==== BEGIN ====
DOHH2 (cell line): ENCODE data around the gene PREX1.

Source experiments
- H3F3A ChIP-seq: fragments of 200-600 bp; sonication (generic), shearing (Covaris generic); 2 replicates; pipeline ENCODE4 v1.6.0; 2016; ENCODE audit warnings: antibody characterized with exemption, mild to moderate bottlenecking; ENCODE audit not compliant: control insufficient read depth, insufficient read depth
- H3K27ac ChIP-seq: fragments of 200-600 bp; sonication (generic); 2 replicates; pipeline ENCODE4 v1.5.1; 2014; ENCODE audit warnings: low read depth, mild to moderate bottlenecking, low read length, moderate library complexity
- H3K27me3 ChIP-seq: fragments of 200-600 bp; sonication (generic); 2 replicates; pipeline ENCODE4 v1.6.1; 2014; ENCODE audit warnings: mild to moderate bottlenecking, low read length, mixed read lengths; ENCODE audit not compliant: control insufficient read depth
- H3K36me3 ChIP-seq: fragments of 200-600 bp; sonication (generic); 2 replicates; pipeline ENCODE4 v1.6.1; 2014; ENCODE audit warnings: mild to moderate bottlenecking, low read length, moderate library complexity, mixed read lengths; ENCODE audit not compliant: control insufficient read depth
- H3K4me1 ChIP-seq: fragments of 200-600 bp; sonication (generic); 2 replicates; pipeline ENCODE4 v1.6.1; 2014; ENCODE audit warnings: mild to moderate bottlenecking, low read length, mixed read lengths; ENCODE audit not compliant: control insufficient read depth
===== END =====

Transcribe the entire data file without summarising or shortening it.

DOHH2 (cell line): ENCODE data around the gene PREX1.

Source experiments
- H3F3A ChIP-seq: fragments of 200-600 bp; sonication (generic), shearing (Covaris generic); 2 replicates; pipeline ENCODE4 v1.6.0; 2016; ENCODE audit warnings: antibody characterized with exemption, mild to moderate bottlenecking; ENCODE audit not compliant: control insufficient read depth, insufficient read depth
- H3K27ac ChIP-seq: fragments of 200-600 bp; sonication (generic); 2 replicates; pipeline ENCODE4 v1.5.1; 2014; ENCODE audit warnings: low read depth, mild to moderate bottlenecking, low read length, moderate library complexity
- H3K27me3 ChIP-seq: fragments of 200-600 bp; sonication (generic); 2 replicates; pipeline ENCODE4 v1.6.1; 2014; ENCODE audit warnings: mild to moderate bottlenecking, low read length, mixed read lengths; ENCODE audit not compliant: control insufficient read depth
- H3K36me3 ChIP-seq: fragments of 200-600 bp; sonication (generic); 2 replicates; pipeline ENCODE4 v1.6.1; 2014; ENCODE audit warnings: mild to moderate bottlenecking, low read length, moderate library complexity, mixed read lengths; ENCODE audit not compliant: control insufficient read depth
- H3K4me1 ChIP-seq: fragments of 200-600 bp; sonication (generic); 2 replicates; pipeline ENCODE4 v1.6.1; 2014; ENCODE audit warnings: mild to moderate bottlenecking, low read length, mixed read lengths; ENCODE audit not compliant: control insufficient read depth